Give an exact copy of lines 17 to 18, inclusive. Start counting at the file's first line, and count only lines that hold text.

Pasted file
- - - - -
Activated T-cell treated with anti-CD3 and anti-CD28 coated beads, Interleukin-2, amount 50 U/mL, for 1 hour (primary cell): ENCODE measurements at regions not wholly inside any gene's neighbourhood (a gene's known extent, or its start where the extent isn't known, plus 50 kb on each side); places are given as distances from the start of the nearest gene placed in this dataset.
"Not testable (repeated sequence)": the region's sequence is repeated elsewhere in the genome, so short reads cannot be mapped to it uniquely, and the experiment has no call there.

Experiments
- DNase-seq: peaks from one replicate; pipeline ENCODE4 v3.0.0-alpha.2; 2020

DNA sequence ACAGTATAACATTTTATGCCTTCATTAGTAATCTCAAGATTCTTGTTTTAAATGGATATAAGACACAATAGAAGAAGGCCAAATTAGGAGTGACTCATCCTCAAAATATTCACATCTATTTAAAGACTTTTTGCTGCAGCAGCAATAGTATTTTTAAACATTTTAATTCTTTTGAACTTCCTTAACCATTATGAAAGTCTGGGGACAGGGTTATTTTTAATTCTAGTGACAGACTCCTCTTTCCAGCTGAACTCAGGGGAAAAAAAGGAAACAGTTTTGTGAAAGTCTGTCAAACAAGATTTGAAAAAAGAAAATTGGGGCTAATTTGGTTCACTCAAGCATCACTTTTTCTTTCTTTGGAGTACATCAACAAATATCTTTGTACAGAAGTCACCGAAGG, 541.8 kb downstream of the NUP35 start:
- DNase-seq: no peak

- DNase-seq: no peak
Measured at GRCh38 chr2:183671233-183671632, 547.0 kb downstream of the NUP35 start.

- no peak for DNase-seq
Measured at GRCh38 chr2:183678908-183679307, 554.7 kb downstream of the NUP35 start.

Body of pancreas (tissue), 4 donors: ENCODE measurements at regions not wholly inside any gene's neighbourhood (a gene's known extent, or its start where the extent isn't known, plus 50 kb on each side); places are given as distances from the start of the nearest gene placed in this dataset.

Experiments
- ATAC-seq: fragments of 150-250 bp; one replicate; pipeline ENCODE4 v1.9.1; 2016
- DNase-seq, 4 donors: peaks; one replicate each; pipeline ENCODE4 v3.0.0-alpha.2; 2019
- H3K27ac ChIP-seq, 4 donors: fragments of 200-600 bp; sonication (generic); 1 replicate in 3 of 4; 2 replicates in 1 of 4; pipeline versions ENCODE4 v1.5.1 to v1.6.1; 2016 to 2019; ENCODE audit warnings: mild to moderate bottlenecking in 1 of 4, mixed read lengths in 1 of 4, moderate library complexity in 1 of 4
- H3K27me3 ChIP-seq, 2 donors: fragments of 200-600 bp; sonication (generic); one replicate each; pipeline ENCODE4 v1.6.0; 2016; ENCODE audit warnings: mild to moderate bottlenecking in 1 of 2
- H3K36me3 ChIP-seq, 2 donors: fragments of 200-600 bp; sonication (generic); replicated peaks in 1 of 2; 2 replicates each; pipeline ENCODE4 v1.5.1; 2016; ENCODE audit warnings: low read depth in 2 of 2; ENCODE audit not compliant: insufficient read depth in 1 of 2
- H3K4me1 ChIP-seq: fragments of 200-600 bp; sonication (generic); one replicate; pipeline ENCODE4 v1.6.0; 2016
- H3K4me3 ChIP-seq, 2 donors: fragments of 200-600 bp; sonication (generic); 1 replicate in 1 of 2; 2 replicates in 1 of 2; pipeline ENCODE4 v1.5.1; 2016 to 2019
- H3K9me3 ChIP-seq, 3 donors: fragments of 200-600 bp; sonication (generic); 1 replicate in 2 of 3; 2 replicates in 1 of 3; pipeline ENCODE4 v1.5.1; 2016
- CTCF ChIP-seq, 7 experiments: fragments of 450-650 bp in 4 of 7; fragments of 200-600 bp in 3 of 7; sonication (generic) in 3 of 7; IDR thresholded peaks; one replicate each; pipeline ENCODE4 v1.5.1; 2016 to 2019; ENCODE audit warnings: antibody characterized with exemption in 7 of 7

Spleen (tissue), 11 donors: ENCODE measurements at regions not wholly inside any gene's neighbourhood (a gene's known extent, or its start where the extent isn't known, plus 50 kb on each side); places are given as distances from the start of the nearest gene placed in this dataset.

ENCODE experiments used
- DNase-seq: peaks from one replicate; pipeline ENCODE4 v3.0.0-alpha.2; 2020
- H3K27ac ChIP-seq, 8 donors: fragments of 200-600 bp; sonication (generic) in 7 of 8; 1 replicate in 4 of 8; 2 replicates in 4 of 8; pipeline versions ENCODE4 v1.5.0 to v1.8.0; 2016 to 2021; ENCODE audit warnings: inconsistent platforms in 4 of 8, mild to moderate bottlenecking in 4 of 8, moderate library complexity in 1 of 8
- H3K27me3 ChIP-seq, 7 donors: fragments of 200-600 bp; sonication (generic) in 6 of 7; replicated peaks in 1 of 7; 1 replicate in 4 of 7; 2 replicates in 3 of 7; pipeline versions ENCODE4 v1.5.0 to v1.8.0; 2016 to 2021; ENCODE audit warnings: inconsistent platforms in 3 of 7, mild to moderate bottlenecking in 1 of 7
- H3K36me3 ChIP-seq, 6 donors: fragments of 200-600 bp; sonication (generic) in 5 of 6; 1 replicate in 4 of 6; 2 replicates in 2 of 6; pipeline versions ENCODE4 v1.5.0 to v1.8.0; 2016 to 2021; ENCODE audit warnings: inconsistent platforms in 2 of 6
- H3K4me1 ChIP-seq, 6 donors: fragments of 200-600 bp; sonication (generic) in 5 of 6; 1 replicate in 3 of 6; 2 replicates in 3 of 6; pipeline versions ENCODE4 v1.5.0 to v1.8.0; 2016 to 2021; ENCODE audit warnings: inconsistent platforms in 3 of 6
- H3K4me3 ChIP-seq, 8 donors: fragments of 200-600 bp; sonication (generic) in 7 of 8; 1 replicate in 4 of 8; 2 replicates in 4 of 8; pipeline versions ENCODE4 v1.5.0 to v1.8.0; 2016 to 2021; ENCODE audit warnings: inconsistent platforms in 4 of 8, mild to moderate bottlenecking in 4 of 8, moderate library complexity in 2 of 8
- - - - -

- H3K36me3 ChIP-seq, 2 donors: fragments of 200-600 bp; sonication (generic); replicated peaks in 1 of 2; 2 replicates each; pipeline ENCODE4 v1.5.1; 2016; ENCODE audit warnings: low read depth in 2 of 2; ENCODE audit not compliant: insufficient read depth in 1 of 2
- H3K4me1 ChIP-seq: fragments of 200-600 bp; sonication (generic); one replicate; pipeline ENCODE4 v1.6.0; 2016